Any marketing method relies on all of its parts to be successful. Like the ingredients of a recipe, leave anything out and what you get is a failure. Oh, it may be edible, but it loses its highest quality.
A marketing plan can also be likened to the cylinders of a car. All eight cylinders must work equally well for optimal automobile performance. Any cylinder that falls short of its potential weakens the entire machine. Enough cylinder failures will shut down an engine, rendering the car useless.
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With this premise in mind, let’s examine one of the elements of a routine sales seminar: the venue. If a prospect were invited to two different seminars on the same subject by different presenters, which would they attend? One is held at a library with water to refresh the attendees. The other is held in the country club with a nice meal included. The answer is obvious.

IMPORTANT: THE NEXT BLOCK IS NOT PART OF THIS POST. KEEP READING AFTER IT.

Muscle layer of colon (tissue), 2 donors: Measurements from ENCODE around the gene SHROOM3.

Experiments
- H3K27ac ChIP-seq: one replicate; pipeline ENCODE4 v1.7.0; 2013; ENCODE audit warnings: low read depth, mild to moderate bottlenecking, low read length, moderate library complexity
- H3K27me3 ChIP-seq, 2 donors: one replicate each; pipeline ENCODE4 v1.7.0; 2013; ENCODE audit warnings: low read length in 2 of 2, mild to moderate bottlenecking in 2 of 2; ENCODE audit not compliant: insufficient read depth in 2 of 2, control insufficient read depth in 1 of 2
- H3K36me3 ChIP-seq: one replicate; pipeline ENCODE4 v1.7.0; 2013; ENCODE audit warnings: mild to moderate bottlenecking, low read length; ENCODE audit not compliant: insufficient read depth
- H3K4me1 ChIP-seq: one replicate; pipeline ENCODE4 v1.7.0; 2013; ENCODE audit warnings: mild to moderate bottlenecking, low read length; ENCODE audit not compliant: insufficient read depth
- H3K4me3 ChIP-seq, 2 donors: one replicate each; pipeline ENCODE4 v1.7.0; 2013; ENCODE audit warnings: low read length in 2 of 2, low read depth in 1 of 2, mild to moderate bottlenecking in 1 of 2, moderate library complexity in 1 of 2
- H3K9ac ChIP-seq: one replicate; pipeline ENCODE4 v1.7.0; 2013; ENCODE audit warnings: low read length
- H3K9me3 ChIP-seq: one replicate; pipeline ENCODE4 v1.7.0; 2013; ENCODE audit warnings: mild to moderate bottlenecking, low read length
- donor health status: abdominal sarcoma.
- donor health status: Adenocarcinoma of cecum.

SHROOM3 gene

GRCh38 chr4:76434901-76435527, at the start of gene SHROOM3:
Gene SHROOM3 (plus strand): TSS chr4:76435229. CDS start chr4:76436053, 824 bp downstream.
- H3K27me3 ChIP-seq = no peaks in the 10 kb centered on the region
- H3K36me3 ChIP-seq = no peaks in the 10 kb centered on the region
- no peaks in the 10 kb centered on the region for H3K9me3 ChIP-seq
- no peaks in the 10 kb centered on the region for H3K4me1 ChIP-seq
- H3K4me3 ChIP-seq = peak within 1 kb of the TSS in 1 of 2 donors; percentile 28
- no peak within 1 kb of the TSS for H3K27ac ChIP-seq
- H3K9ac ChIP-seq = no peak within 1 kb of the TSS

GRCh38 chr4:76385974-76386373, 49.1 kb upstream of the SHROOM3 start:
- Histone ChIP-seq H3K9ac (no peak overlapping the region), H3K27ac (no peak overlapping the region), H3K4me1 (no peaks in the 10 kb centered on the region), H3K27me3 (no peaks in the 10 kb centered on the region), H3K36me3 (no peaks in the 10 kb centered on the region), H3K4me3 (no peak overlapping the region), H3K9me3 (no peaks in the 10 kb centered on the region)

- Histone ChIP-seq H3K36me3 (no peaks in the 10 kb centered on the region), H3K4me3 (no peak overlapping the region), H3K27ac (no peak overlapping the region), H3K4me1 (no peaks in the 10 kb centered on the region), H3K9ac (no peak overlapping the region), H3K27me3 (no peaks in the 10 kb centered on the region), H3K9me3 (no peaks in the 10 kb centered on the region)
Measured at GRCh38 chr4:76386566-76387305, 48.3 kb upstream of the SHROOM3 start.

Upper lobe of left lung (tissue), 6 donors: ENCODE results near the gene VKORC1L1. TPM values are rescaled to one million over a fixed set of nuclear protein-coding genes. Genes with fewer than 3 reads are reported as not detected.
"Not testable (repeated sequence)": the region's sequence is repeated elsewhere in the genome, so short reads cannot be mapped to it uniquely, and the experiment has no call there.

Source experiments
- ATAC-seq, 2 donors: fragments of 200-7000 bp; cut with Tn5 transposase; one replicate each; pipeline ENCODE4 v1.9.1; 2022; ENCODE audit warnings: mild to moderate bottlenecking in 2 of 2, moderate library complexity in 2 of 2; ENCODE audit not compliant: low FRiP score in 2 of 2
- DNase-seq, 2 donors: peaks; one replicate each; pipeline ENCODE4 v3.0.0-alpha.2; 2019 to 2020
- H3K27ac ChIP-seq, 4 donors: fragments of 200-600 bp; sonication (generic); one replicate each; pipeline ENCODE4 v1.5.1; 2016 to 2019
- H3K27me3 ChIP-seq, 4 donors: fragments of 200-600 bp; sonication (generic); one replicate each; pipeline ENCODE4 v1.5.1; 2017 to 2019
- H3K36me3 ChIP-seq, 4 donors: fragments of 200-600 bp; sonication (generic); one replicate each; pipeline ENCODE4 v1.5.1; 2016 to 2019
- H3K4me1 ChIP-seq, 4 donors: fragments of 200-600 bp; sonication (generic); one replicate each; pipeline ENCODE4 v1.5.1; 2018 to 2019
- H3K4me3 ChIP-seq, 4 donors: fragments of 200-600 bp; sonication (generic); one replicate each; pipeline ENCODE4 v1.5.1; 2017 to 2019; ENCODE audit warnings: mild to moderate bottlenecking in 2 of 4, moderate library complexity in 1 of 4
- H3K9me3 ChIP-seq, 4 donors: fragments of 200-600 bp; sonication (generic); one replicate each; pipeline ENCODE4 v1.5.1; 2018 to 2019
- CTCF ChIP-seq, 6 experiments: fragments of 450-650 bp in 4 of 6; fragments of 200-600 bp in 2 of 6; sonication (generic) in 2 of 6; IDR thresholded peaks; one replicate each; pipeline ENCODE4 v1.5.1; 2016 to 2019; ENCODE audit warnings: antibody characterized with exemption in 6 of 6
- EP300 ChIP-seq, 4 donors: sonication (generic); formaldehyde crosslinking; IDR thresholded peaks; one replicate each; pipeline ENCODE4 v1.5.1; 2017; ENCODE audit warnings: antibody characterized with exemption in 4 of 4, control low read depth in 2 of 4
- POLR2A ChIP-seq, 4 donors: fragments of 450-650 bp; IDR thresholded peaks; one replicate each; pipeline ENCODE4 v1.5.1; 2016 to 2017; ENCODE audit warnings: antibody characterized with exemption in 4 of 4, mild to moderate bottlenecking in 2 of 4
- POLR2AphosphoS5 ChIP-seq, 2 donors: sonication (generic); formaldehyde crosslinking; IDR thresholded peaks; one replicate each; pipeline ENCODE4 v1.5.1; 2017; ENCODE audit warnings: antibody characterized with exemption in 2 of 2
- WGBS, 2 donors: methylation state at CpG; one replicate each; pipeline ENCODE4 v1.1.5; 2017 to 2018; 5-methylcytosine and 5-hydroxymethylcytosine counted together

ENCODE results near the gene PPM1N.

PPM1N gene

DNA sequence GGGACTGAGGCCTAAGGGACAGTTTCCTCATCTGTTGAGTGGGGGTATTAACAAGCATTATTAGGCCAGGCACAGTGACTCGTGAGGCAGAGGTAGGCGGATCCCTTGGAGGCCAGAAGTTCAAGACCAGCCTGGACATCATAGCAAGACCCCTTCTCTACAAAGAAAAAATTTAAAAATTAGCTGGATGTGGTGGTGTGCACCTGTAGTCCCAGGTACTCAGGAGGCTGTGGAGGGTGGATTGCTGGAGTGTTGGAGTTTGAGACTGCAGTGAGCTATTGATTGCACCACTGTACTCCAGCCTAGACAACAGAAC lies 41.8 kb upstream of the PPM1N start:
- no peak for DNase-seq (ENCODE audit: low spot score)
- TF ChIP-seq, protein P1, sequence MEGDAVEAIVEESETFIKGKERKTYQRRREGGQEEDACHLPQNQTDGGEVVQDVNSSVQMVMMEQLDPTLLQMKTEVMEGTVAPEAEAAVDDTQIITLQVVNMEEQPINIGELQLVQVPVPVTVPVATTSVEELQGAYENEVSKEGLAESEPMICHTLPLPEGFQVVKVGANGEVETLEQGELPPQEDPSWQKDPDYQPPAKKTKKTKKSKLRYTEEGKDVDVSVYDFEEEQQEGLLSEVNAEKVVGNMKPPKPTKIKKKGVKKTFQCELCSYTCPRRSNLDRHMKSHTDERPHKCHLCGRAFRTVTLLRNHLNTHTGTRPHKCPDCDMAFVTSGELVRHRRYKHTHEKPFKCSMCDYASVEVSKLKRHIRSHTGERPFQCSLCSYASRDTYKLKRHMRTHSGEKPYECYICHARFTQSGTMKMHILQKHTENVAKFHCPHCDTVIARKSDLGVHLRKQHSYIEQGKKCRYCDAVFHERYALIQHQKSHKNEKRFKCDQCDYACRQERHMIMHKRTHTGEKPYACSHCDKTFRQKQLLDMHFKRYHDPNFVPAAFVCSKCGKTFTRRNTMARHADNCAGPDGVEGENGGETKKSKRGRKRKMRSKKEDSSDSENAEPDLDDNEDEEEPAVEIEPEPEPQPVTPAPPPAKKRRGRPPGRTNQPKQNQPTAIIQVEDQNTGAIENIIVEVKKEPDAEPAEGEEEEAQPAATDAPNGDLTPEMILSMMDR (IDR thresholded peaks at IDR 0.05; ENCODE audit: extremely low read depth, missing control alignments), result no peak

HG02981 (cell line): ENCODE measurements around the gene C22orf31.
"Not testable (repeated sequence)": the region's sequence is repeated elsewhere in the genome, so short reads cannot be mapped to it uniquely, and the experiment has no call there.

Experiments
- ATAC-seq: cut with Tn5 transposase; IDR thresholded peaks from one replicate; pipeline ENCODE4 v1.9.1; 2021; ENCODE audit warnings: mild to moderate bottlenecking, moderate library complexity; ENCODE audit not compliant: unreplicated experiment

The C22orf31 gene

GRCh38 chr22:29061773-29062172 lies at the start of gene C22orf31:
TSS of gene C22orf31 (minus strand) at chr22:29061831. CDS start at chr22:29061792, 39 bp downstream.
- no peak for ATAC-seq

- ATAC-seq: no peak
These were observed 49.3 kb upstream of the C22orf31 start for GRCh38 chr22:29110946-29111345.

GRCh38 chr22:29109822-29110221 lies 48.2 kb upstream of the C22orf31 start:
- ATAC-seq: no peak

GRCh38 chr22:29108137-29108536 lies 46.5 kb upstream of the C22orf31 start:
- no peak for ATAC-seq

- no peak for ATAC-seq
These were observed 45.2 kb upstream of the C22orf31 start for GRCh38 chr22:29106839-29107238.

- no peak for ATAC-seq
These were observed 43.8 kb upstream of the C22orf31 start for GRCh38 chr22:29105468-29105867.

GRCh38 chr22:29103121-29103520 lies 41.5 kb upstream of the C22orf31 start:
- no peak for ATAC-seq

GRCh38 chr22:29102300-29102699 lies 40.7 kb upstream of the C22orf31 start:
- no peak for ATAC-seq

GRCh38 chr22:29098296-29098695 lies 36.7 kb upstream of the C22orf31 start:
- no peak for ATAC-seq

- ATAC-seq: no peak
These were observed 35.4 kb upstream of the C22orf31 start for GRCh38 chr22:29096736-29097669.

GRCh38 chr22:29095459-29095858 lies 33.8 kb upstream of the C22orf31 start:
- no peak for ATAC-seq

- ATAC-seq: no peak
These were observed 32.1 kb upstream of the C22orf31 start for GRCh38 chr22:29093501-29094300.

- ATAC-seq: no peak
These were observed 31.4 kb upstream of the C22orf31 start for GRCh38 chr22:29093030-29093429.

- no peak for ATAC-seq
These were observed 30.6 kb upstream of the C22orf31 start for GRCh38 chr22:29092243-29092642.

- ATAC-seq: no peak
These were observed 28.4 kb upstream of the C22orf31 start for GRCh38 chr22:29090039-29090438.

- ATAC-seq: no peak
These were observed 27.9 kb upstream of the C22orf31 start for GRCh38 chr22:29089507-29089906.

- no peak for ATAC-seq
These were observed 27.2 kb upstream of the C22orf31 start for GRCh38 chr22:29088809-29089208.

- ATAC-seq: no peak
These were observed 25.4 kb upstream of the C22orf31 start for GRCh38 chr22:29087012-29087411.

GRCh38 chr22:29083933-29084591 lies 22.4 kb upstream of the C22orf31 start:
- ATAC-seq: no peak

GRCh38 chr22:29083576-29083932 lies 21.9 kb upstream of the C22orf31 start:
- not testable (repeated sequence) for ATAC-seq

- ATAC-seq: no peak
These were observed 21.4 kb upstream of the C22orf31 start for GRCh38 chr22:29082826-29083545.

The venue is an integral part of the presentation. The meal also allows the presenter several additional advantages. He or she will be able to interact privately with the attendees as they dine. This facilitates a bonding that cannot be attained from a lectern.
Additionally, the presenter’s clients should be encouraged to attend the event. They could bring referred friends. But more importantly, they can be advocates for the presenter.
Proper seating arrangements also insure that each attendee is exposed to a satisfied and advocating client.
All marketing methods are affected the same way. Dismissing elements as inconsequential could lead to poor overall performance.